Port Hope visitors offer impressions, advice on local food in Greater Napanee

Elizabeth Edwards, Port Hope’s business outreach co-ordinator, discusses her team’s impressions of Greater Napanee at Monday’s meeting. Photo by Adam Bramburger.

Adam Bramburger
Beaver Staff

Greater Napanee is already moving forward with one concrete idea to improve its promotion of local food as it digests the first impressions offered by visitors for Port Hope presented Monday.

Among the strengths the guests observed in their visits during August and September on an Ontario Ministry of Food, Agriculture, and Rural affairs exchange was the town’s beautiful, historic market square. One of the detriments was guessing which weekend market would be in session.

That was one observation Port Hope business outreach co-ordinator Elizabeth Edwards made in her presentation at Napanee Town Hall Monday morning that elicited much discussion.

“Your market square is absolutely beautiful and you have a farmer’s market that we think is open every two weeks. We’re used to having a farmer’s market two times and week and not all our guests got to visit your farmer’s market,” Edwards said.

Greater Napanee economic development officer Annie Manion said the town plans to go to a weekly hometown market next summer from June to September. That consistency would make it more attractive for farmers to leave their farm gates and have a regular audience to sell to. It would also allow visitors and local customers an understanding that fresh produce will be available every week.

Edwards started her presentation by stating that many of her volunteers had an idea they were travelling to a large rural area that would feature lots of farm gates. They felt that Napanee would be a blue collar town with plenty of diner food. It would have beautiful heritage and a connection to rural roots.

To prepare they visited Trip Advisor and local web sites and found they would have liked to see more information on restaurants and shops.

Edwards said, upon arrival, the Port Hope visitors found the entrances off Hwy 401 to be a bit industrial and “not as inviting as we would have liked.” Downtown was difficult to gauge with the construction, but visitors found plenty of leisure opportunities for families and couples. Overall, they noted Napanee is “more beautiful and picturesque than imagined.”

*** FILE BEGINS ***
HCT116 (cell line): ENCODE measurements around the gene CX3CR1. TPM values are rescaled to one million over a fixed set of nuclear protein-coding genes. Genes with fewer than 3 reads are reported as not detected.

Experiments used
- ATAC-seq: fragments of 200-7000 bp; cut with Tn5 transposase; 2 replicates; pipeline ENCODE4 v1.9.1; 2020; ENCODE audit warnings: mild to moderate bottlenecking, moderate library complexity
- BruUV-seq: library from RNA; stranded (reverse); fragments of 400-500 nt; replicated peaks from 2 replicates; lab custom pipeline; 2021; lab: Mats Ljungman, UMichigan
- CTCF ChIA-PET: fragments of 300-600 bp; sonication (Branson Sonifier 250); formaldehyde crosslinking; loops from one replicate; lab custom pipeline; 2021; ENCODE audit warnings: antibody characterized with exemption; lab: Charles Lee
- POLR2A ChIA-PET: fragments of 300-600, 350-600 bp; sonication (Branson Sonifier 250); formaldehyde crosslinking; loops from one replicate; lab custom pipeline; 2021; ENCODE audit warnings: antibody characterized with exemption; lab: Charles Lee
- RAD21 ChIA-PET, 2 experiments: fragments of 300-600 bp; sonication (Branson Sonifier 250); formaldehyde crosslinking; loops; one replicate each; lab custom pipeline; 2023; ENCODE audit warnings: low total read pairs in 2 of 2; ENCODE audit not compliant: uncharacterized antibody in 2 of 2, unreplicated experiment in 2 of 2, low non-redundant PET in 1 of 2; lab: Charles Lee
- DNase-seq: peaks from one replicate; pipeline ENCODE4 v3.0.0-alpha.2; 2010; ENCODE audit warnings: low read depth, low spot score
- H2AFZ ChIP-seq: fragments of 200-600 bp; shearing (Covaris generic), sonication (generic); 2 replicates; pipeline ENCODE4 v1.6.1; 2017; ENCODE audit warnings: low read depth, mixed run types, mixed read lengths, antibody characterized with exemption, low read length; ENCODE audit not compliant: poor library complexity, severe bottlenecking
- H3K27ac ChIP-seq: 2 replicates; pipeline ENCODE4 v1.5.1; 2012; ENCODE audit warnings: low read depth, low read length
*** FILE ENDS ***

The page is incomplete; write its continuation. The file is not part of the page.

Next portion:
“We really loved the landscaping. There was lots of seating. We really loved the free parking. We don’t always have that, particularly during the week,” Edwards said. “I’m so mindblown that you guys have free WiFi in town and it’s definitely something that I’m going to be pushing for.”

The heritage buildings and beautiful waterfront were also considered as assets as well as the friendliness of people and a general pride in Napanee the volunteers said was exhibited in most interactions. That there was a food truck near the water was also warmly received. One weakness, perhaps, was the lack of signage leading visitors to restaurants and others purveyors of local cuisine.

One of the favourite spots observed by the visitors can be seen as positive and a room for improvement. Edwards said nearly all the guests visited the Waterfront River Pub, where they enjoyed the beautiful patio view and tasty food in a family friend environment. A manager there also got strong marks for her ability to discuss the sources of food and beverage items on the menu. The drawback, she said, is that very few residents recommended other establishments and few were easily identified online.

“It kind of spoke to the availability of other types of food,” she said.